If you’re employed, you must love those Christmas and Mid-Year bonuses. Guess what, they’re among the firsts you’d miss once you retire. So, what’s extra (your bonuses or any unexpected gains or windfall) should not translate (at least fully) to extra expenses. It’s like having a whole chocolate cake, and just enjoying a slice 😊
NO, I don’t mean for you to deprive yourself of such bounty. But you see, I’ve worked many years and here’s what I’ve observed. Many spend their entire bonuses on a new TV or stereo. Or on a downpayment for a new car. Gadgets, appliances, signature bags, jewelry, etc. Aside from Christmas and Midyear bonuses, there are windfalls like performance incentives, back pays, commuted leaves, sales commissions, and the like. And for some reason, many behave like they’re compelled to spend these extras. Invariably, this behavior is rationalized by claiming that the extra income was unexpected, so they’re good for some extra expenses. Having said that, I also observed how many disappointments resulted from unrealized but much-rumored and much-gossiped extra pays. 😢
My opinion is it’s best to train ourselves to focus instead on the “regular” income and live within that. By that, I mean we draw up our budget based on what’s regular rather than what’s extra. We buy our new gadget by saving from our regular pay, NOT on the extra pay. Oh sure, you can have “a slice” of that extra for luxury items, but be sure to save a large chunk of it.
I did just that. I spent my entire salary NET of loan payments — my ” forced savings” (where loan proceeds were invested long-term and “forgotten”) — and enjoyed myself. If I wanted to buy something, I saved by setting aside a portion OUT OF MY REGULAR PAY. Except for the 13th month pay which I allocated for my Christmas extra expenses, I saved at least 3/4 of ALL extras. Through the years, these extras were invested and reinvested. In “double your money” in 5 or 7 year time deposits. Back then they were the norm. In bonds and blue chip stocks. In IPOs. Quick bucks then 😄😄😄. In foreign currency, when the $ was almighty. Even in real estate, before the property bubble burst. If you think I deprived myself and lived a frugal life, you’re wrong.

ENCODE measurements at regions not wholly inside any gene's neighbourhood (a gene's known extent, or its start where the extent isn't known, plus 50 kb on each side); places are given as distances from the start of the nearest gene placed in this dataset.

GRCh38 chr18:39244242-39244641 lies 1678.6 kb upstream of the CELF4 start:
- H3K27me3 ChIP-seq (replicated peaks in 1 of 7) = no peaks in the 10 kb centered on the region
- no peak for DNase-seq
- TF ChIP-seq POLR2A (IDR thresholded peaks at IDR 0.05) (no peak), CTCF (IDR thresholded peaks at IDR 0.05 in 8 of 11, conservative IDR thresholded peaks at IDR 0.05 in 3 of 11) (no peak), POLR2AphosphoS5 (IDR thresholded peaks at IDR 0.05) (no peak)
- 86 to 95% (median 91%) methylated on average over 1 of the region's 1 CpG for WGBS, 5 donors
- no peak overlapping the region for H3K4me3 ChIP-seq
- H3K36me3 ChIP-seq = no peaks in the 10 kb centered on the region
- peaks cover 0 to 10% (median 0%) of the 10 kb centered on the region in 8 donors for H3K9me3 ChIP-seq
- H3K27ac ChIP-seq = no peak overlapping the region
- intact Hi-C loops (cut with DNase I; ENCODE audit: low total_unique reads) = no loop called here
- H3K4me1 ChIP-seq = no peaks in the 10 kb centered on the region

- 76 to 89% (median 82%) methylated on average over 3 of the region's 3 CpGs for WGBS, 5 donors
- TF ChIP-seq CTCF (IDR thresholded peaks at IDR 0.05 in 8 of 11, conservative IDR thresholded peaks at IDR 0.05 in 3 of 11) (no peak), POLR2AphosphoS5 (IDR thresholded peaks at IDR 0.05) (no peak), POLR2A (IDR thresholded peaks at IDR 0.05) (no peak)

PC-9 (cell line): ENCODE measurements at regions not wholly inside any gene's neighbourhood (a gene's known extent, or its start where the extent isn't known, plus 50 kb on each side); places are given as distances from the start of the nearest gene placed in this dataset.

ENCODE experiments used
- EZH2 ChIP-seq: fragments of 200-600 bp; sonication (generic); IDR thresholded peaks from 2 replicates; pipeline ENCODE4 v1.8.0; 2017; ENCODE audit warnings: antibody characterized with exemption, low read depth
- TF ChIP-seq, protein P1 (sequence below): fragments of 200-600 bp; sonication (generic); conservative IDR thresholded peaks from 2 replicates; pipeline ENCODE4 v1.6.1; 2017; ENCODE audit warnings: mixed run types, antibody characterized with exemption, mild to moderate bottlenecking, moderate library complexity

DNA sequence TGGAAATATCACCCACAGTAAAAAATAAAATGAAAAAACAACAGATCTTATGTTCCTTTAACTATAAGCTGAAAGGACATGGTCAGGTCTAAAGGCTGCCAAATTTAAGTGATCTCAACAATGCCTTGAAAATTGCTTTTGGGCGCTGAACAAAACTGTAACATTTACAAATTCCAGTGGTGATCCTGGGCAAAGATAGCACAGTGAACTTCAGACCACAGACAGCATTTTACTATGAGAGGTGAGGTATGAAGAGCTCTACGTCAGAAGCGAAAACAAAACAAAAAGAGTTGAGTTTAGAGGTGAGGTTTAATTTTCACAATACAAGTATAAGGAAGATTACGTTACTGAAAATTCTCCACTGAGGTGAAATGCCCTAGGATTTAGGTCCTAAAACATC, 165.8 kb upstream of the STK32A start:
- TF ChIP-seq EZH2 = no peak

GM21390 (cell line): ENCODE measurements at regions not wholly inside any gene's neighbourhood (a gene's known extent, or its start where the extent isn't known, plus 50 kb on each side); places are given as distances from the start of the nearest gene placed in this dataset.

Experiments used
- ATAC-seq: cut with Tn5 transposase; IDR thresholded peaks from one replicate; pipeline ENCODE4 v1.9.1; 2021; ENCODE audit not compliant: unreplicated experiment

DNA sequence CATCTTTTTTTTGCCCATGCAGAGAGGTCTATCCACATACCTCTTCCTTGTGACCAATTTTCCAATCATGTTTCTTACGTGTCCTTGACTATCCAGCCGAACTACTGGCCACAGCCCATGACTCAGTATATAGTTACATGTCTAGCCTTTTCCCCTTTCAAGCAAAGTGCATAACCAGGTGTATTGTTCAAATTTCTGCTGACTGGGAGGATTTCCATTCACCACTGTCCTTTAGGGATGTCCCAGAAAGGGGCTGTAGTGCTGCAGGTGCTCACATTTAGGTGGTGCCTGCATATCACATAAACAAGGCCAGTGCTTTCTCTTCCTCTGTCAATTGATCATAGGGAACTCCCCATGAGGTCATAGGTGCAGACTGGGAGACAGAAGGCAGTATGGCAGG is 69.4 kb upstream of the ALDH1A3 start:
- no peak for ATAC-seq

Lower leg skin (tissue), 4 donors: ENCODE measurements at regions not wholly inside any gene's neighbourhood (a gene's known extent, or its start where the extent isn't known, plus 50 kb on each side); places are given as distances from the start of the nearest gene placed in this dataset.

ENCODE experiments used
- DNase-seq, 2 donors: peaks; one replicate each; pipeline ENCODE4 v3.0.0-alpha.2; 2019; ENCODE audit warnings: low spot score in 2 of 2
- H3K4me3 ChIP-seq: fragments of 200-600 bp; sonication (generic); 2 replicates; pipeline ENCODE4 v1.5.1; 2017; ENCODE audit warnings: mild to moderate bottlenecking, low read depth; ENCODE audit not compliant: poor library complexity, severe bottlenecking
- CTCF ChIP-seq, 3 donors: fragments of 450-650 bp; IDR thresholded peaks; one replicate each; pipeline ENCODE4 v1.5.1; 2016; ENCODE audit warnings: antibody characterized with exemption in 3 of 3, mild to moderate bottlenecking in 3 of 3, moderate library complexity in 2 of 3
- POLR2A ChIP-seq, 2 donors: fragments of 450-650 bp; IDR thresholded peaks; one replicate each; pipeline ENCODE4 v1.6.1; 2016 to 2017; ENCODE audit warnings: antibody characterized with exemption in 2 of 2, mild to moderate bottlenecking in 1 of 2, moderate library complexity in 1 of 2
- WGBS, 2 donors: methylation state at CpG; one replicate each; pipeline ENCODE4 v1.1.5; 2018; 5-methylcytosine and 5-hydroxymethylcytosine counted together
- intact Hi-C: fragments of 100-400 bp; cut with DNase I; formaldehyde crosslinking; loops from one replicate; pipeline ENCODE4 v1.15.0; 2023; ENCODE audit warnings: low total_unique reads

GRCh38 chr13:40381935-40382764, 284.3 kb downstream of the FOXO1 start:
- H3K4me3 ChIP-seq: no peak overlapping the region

And scrap those ideas that I had big sums to begin with. My first condo unit cost me P150,000 only, including a parking slot, right within Salcedo Village. This was back in 1986. 👍👍👍 I bought my first second-hand car for only P20,000 back when I could afford a brand new car. I was content with my Seiko watch and set of pearls. I bought good “corporate” shoes, pricey too. But those 2 pairs lasted way beyond 5 years. In time, I matched them with good, pricey classy bags which I still use today. Twenty years after, they still look handsome and invite attention. 👜 When I traveled for 6 months back in 1986, I only had one jacket. Within that period, I visited a friend who gifted me with a 2nd jacket 😊😃😄. In fashion, I went for classic and practical.
So there. Frugality need not deprive you of a few luxuries, more so of life’s joys. Just be financially responsible. While you have the passion, energy and enthusiasm, be creative! As you grow older, these 3 may fade over time. Save for a good nest-egg for when you grow less tolerant of some inconveniences and discomforts. Those golden years are meant to be enjoyed….. Like a grand finale to all things good. Plan early. Save enough. Know when it’s enough. Open new doors. Have a good life.
“I’ve got a sizeable retirement nest egg. It’s an ostrich egg, and it’s going to make an omelet so big that it’ll produce enough leftovers for decades. ”
― Jarod Kintz, The Days of Yay are Here! Wake Me Up When They’re Over.